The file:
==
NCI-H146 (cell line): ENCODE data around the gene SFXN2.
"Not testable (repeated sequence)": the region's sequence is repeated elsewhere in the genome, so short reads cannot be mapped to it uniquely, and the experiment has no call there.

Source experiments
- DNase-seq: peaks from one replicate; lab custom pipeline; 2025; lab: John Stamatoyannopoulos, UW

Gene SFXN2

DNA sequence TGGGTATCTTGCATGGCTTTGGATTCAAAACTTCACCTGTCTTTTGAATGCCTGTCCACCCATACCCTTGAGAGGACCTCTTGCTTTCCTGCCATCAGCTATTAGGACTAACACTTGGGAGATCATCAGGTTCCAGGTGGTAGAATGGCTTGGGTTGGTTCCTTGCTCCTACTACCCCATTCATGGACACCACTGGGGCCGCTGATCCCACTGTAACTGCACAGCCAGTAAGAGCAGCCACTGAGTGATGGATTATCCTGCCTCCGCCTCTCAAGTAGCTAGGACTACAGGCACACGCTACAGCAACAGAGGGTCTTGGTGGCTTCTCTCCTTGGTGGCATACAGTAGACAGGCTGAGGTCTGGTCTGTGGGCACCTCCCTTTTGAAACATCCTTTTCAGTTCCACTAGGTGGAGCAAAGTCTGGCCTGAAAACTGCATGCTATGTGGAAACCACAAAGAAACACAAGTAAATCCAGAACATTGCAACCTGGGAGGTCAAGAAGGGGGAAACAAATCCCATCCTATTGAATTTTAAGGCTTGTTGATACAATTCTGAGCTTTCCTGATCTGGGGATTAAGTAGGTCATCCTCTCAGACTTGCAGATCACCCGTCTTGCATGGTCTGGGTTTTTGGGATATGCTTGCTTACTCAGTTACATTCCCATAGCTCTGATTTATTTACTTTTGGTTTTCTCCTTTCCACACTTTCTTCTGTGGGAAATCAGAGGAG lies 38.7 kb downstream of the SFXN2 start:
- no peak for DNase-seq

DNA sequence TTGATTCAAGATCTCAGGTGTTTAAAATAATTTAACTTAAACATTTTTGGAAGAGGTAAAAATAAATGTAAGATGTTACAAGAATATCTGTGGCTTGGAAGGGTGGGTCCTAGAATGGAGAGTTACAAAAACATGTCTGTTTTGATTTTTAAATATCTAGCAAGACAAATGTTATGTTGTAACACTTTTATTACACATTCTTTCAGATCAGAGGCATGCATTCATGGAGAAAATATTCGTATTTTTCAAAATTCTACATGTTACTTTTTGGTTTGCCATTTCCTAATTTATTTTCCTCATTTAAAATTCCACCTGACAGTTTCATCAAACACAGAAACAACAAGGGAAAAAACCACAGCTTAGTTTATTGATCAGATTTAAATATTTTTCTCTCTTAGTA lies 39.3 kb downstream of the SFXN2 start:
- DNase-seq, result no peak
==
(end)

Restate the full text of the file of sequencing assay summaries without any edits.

NCI-H146 (cell line): ENCODE data around the gene SFXN2.
"Not testable (repeated sequence)": the region's sequence is repeated elsewhere in the genome, so short reads cannot be mapped to it uniquely, and the experiment has no call there.

Source experiments
- DNase-seq: peaks from one replicate; lab custom pipeline; 2025; lab: John Stamatoyannopoulos, UW

Gene SFXN2

DNA sequence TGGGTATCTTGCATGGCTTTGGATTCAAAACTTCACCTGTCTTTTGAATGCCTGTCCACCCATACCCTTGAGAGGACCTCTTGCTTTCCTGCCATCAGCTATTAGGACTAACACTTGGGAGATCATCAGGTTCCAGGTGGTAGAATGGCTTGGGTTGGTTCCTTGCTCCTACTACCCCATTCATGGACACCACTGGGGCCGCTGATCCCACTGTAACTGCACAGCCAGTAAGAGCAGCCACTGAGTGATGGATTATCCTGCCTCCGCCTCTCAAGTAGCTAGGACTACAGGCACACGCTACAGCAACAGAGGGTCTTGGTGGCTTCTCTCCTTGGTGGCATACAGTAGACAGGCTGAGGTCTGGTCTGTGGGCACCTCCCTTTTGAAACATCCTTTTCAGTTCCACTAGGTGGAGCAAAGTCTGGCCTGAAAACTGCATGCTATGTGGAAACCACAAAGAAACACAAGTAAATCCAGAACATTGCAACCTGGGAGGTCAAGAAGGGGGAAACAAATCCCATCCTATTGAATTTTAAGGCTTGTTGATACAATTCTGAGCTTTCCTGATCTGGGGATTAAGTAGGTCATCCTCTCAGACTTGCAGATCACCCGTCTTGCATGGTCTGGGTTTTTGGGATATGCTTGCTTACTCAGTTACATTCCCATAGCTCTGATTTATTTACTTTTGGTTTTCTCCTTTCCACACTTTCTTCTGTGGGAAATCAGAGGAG lies 38.7 kb downstream of the SFXN2 start:
- no peak for DNase-seq

DNA sequence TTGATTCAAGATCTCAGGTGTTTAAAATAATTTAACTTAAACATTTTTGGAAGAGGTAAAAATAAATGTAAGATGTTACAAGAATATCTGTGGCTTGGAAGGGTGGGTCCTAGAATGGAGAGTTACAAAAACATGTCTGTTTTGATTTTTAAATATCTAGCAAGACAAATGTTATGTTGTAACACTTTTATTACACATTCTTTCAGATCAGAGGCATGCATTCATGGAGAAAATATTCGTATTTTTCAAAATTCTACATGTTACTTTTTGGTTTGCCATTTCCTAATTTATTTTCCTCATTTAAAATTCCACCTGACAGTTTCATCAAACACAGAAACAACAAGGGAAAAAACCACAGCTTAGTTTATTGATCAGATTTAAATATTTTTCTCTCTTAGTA lies 39.3 kb downstream of the SFXN2 start:
- DNase-seq, result no peak